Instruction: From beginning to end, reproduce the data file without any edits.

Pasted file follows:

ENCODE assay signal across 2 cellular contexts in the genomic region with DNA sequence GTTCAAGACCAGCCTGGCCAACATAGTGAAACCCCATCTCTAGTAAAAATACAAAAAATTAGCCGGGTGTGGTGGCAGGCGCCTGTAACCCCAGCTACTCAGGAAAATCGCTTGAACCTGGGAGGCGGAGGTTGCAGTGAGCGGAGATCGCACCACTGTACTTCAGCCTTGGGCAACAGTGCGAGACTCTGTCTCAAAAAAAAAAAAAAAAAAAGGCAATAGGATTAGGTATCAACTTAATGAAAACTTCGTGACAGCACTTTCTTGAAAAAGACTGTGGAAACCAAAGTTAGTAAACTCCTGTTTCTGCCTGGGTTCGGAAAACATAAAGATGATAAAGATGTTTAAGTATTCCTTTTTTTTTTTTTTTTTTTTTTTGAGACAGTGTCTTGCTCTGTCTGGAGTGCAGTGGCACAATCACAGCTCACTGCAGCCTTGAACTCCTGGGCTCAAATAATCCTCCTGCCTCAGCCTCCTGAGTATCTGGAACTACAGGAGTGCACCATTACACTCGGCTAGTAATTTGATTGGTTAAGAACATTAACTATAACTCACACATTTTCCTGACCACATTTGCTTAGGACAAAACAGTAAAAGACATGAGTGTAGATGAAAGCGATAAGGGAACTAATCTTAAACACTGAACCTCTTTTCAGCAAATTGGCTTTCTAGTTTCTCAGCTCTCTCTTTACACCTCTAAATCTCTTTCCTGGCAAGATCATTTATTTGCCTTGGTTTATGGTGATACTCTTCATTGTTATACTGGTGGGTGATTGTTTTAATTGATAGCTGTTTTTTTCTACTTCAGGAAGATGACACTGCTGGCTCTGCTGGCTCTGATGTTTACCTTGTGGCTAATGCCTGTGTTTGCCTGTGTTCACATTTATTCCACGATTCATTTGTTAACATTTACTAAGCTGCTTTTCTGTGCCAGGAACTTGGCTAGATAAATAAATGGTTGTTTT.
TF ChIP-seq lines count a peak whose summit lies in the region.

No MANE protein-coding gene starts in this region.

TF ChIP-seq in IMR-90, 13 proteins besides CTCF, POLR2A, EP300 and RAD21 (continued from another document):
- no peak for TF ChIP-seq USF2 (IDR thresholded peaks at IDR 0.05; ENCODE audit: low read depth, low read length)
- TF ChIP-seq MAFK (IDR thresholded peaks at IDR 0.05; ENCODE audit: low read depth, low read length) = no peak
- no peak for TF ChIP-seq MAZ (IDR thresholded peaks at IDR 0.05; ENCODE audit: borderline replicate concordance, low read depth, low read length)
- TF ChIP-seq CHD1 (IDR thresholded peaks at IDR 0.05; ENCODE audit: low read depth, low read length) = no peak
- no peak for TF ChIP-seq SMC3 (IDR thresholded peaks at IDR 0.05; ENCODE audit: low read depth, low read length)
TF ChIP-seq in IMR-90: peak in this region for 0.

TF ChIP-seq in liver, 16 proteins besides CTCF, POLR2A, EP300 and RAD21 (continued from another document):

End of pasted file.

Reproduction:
ENCODE assay signal across 2 cellular contexts in the genomic region with DNA sequence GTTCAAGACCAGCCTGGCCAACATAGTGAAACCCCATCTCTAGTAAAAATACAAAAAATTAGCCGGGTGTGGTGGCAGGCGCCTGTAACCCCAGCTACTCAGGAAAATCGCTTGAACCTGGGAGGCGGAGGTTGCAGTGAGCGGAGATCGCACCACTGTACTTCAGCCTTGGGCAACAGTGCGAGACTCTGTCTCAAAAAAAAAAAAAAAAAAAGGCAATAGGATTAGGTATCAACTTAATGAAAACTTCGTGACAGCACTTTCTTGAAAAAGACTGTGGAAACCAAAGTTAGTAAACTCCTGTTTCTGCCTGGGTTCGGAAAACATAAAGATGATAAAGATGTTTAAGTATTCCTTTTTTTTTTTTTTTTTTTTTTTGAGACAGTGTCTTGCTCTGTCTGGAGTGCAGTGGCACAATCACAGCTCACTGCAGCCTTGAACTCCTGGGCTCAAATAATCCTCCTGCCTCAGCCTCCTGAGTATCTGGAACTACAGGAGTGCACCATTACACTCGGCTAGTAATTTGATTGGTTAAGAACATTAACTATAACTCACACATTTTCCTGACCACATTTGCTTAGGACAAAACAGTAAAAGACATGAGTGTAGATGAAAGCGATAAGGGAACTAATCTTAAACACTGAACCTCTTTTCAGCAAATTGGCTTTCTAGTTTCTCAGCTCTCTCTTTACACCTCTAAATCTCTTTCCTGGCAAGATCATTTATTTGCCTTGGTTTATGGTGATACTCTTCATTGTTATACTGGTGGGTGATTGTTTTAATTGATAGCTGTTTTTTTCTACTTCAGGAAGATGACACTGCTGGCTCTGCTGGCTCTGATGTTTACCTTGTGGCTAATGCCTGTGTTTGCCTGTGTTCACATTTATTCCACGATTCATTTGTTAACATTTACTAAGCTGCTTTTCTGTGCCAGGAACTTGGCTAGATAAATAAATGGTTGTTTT.
TF ChIP-seq lines count a peak whose summit lies in the region.

No MANE protein-coding gene starts in this region.

TF ChIP-seq in IMR-90, 13 proteins besides CTCF, POLR2A, EP300 and RAD21 (continued from another document):
- no peak for TF ChIP-seq USF2 (IDR thresholded peaks at IDR 0.05; ENCODE audit: low read depth, low read length)
- TF ChIP-seq MAFK (IDR thresholded peaks at IDR 0.05; ENCODE audit: low read depth, low read length) = no peak
- no peak for TF ChIP-seq MAZ (IDR thresholded peaks at IDR 0.05; ENCODE audit: borderline replicate concordance, low read depth, low read length)
- TF ChIP-seq CHD1 (IDR thresholded peaks at IDR 0.05; ENCODE audit: low read depth, low read length) = no peak
- no peak for TF ChIP-seq SMC3 (IDR thresholded peaks at IDR 0.05; ENCODE audit: low read depth, low read length)
TF ChIP-seq in IMR-90: peak in this region for 0.

TF ChIP-seq in liver, 16 proteins besides CTCF, POLR2A, EP300 and RAD21 (continued from another document):